The UN Climate Change Conference taking place at the Feria de Madrid in Spain, continued its second week with climate change negotiations going into wee hours of the next day.
Heads of state and government, ministers and heads of delegations made their national statements during the high-level segment.
As the time approached 11.30am, there was a long queue of members of the press at the Mocha Room. One would be forgiven for thinking that all the pushing and shoving was for one to be the first to get the best cup of Mocha coffee to warm themselves in the freezing temperature.
But Mocha Room is one of the press briefing rooms at the United Nations Framework Convention on Climate Change’s (UNFCCC) 25th Conference of Parties (COP25).
What followed was heavy security around the room. Many still fought to catch a glimpse of who the distinguished person being escorted by such security personnel was. This was Greta Thunberg, the young girl who has become the global face of climate change activism.
Soon after Greta took to the microphone, the disappointment in the room was apparent. Greta decided she would not speak about herself. She said that she has had enough of speaking and media attention—for which she was grateful.
“We have noticed that there is some media attention around us. We thought we could use that attention to render our platform to those whose voices also need to be heard. Our stories have been told and listened to for a long time. It is not our stories that need to be told and listened to—it is the others."
“It is the people, especially those from the global South. Climate change is not something that will impact us in the future, people are dying from it today. We want to use this platform to share the stories that need to be told and heard,” Greta said.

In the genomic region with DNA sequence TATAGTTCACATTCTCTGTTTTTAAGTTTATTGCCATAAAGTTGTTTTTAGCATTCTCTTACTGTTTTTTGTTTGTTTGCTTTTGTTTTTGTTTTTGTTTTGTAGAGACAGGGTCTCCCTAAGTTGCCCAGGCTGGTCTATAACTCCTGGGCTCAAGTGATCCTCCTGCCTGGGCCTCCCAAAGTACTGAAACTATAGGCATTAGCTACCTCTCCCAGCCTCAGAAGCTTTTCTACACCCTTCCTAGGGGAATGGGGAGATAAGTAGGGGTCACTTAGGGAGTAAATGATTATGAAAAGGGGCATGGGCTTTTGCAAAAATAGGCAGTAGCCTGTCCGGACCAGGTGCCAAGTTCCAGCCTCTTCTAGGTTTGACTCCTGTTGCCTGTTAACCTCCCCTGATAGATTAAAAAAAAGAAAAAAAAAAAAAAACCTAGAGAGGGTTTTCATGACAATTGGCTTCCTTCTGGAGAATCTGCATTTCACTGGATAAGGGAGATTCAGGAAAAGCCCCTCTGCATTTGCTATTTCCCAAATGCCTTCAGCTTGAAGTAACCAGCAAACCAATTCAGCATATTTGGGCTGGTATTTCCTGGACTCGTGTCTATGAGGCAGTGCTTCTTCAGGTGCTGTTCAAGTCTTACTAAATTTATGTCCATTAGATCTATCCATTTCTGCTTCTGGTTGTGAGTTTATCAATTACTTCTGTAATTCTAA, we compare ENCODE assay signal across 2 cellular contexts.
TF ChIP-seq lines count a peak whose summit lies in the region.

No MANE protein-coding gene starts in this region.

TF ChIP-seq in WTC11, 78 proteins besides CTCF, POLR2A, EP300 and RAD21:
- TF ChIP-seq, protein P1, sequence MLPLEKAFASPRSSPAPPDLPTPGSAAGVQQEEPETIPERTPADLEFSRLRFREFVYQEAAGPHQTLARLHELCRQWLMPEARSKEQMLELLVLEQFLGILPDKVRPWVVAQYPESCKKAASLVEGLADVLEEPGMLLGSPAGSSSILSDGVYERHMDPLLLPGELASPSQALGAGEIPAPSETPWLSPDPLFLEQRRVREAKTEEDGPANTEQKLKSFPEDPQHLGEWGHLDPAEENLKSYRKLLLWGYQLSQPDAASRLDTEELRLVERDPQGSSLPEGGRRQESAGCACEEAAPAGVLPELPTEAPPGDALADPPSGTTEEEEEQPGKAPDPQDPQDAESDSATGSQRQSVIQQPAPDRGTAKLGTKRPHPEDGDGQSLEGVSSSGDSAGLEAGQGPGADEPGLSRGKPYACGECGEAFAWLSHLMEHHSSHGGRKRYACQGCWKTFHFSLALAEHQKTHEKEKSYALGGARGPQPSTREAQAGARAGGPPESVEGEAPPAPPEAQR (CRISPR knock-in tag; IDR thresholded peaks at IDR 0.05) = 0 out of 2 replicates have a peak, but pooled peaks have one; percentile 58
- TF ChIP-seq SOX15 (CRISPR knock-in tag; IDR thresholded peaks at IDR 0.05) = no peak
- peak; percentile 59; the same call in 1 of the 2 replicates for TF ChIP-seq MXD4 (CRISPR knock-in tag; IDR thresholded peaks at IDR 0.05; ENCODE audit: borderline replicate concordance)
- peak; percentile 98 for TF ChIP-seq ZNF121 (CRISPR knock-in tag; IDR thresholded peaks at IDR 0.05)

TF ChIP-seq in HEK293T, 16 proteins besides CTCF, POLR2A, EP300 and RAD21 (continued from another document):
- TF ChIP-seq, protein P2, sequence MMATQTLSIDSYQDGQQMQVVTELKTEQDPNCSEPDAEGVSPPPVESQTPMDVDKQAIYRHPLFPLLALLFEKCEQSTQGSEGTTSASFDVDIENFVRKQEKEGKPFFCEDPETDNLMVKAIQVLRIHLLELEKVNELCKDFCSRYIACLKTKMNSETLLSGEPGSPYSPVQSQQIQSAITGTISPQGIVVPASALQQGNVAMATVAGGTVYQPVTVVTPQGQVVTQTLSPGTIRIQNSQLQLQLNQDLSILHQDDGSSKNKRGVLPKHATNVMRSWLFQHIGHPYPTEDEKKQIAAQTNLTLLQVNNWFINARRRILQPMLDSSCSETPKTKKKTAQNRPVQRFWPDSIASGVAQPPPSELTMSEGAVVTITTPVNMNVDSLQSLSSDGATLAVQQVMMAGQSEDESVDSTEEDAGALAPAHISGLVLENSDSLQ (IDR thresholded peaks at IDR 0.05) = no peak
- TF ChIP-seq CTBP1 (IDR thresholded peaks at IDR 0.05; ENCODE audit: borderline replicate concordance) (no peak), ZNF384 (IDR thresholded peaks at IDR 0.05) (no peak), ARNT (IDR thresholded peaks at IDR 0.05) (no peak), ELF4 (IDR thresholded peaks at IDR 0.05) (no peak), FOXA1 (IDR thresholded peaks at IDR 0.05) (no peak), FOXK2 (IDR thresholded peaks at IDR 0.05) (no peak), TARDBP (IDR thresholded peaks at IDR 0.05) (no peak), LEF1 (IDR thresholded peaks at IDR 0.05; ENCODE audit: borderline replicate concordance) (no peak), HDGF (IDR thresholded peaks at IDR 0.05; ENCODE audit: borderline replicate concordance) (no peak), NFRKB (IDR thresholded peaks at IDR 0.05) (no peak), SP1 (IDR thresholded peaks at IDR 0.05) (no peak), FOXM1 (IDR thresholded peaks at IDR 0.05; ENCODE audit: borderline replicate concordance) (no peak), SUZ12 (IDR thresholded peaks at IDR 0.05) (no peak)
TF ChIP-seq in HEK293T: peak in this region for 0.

With that, she handed over the microphone to fellow youth activists. One by one they told stories of their suffering due to severe climate effects. They spoke of the hopelessness of their people and the possibility of their doomed future and diminishing dreams.
One youth that caught the attention of the roving cameras and their flashing lights was Hilda Flavia Nakabuye from Uganda. Hilda reckons that the laissez-faire approach to the climate crisis by world leaders is a sure sign that they do not care about the future generation.
A visibly upset Hilda narrated how Africa has been ravaged by extreme weather events caused by climate change. She equated the climate crisis in Africa to racism and apartheid that her ancestors endured.
“We are suffering severe effects of climate change as if coming from the global South is a mortal sin with no or very little action from developed countries. I have come to think that climate crisis is another form of environmental racism and apartheid,” she said, adding that the actions, words and greed by those in power are leaving “deep cuts and scars to our unborn children in the coming generation.”
She, therefore, called on developed countries to exercise their moral duty and clean up their mess.
“How many more lives must we lose for the world to take action? Which type of storm or what flavour of floods must Africa taste for us to get climate justice? How many more classes must we skip for the world to know that we are suffering the most? Developed countries must be ashamed of themselves given the amount of carbon they emit compared to what Africa is emitting. We emit almost nothing but we are suffering the most,” she said.
Hilda had some strong words against the fossil fuel industries who she said are turning the dreams of many African children into nightmares.
“You have dreams, but we have dreams too. But these dreams have turned into nightmares, nightmares of our future which is being negotiated by world leaders without our say—the same way it is being destroyed by fossil fuel industries funding and present at the COP even as I speak right now,” she said.
She called for concerted efforts and concrete action to stop the climate crisis.